Peering through the tinted windows of our charter bus, Athens reveals itself as a sprawling city of concrete, boasting 3 million people, a third of the population of all of Greece. As we enter the city itself, it closes tightly around us. Streets are narrow and full of people and vehicles bustling and moving like a current. Serah notices the Jacaranda trees, blossoming in vibrant purple, lining the streets. While beautiful, we learn that April is early for these trees to be in full bloom. It is 7 degrees hotter here than is typical for this time of year, and the locals fear the heatwave that may be fast approaching with the summer months. When we got off the plane ourselves, we were hit with 27 degrees of humid air. 

Making our way into Constitution Square, students notice Greek flags hung from street lights, balconies, and the facades of white stone and pillared buildings. Eleonora informs us that March 25 is the anniversary of the start of Greece’s struggle for independence from the Ottoman Empire. She also explains that this is a celebrated date in the orthodox calendar, as the day that Mary was visited by the archangel Michael and told she would bear God’s son. Nationality and religion are so connected here that one’s religious identity used to be on their official paperwork. About 97% of Greece is Orthodox, a minority are Catholic, and none, but maybe a few foreigners, are Protestant.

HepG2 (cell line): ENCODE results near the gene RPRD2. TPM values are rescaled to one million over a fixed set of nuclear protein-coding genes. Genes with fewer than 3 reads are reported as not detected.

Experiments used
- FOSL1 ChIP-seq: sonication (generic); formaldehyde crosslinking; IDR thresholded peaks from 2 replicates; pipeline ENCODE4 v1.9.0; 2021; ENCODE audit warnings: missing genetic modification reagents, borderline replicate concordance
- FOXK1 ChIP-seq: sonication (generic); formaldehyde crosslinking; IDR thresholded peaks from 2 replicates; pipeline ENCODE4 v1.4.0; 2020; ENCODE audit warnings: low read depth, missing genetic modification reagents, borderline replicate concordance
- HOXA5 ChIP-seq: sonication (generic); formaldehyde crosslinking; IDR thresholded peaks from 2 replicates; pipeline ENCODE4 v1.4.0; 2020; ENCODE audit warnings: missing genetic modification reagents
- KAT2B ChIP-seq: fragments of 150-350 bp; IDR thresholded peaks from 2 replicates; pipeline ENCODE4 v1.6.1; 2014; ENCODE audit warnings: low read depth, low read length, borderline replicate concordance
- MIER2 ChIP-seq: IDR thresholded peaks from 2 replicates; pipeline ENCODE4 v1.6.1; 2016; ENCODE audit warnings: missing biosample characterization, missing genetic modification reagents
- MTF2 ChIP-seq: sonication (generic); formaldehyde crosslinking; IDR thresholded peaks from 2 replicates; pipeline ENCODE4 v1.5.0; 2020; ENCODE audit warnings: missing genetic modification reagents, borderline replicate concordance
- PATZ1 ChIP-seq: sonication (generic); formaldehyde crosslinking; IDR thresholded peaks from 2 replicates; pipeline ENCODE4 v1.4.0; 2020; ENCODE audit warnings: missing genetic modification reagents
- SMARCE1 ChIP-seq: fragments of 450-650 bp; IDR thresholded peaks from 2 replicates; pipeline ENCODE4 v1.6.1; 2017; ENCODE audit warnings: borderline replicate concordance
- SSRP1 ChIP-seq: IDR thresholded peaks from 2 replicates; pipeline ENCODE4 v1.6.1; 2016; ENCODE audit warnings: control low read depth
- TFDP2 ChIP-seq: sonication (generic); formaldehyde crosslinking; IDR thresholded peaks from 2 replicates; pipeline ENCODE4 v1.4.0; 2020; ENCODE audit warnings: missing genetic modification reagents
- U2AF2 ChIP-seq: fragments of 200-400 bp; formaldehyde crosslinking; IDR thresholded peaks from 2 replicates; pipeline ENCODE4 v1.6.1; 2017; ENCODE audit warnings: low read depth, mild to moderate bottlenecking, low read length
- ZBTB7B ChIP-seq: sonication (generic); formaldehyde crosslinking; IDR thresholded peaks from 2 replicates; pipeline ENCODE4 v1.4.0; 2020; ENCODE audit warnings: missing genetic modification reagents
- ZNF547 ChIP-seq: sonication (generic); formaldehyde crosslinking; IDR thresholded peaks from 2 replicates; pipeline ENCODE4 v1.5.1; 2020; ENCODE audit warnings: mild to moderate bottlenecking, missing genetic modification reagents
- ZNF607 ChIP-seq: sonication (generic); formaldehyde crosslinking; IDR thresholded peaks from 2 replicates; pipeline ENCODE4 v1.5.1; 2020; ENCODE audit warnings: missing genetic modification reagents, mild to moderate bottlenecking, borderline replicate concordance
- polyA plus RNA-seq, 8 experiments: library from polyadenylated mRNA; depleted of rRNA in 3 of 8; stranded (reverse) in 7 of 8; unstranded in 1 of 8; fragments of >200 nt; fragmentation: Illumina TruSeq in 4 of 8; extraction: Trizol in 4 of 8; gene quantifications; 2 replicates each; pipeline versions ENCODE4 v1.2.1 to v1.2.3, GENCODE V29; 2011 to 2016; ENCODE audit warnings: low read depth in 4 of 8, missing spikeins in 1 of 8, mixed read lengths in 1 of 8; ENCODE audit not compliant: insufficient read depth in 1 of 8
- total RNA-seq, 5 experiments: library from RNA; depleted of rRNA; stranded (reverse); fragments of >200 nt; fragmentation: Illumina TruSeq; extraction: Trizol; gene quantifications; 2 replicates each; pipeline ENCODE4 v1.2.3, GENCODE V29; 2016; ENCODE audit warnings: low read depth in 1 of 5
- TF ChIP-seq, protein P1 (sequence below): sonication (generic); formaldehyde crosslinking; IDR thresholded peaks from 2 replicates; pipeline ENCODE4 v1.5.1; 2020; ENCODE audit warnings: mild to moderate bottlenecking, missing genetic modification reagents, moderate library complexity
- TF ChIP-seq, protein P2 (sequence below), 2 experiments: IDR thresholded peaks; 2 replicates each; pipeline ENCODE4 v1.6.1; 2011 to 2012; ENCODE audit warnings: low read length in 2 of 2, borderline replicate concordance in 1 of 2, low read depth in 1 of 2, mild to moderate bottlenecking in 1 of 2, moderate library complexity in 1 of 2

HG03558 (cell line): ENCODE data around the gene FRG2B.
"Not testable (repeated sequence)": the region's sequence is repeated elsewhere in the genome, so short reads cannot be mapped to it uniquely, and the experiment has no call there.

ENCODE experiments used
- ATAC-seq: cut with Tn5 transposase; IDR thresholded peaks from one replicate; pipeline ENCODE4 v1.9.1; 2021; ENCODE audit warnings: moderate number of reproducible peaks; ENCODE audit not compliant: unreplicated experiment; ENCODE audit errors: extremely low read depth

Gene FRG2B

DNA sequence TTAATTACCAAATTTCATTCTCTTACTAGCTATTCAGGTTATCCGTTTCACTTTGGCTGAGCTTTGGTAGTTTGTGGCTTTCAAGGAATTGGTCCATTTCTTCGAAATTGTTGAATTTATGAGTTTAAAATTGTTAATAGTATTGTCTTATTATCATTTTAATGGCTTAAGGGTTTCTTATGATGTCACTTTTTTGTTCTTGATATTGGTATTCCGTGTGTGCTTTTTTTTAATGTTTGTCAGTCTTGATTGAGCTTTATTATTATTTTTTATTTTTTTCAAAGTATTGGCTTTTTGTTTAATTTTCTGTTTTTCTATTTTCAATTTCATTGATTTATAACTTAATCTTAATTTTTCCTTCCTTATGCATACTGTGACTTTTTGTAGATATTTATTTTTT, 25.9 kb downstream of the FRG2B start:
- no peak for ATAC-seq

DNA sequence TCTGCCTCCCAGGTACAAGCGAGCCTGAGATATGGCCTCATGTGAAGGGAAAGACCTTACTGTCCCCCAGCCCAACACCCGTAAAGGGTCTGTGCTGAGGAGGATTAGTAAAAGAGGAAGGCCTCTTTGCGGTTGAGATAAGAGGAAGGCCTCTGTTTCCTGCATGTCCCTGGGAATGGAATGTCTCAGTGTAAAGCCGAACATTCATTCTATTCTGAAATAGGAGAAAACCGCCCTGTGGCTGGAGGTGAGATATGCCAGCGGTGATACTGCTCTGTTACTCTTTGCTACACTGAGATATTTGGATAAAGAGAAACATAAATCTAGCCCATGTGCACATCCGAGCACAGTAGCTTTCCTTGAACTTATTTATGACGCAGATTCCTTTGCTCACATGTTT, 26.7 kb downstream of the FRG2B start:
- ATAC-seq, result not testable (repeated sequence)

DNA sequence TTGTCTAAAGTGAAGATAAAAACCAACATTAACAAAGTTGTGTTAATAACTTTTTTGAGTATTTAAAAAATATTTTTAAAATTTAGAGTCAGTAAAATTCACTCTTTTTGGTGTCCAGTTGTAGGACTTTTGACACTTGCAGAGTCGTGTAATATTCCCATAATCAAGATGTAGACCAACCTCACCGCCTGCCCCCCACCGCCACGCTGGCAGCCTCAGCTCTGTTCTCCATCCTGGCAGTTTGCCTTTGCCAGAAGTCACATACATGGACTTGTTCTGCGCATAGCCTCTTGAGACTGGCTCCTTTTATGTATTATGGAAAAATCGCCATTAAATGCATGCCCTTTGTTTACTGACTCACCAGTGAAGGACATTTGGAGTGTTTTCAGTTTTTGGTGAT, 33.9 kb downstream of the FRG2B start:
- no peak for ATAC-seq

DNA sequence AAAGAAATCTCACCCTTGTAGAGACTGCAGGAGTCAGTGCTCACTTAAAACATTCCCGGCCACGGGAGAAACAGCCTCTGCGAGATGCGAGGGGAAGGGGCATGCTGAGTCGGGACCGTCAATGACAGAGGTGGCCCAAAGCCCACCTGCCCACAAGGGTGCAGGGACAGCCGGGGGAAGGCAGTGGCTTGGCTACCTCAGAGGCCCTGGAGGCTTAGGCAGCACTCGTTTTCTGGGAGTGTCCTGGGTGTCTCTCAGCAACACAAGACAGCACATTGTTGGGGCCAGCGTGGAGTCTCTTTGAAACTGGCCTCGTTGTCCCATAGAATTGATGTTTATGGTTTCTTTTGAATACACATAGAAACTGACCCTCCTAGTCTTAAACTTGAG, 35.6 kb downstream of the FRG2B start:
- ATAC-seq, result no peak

Once off the bus, we followed Elenora, or Elie as she is also called, through the winding, narrow streets to a beautiful Orthodox church followed by a treat of Gelato to help us combat the heat and tide us over until dinner. As we walk towards the entrance of the Agora, the Acropolis of Athens stands majestic atop a mighty hill, providing us a taste of what we will see up-close tomorrow.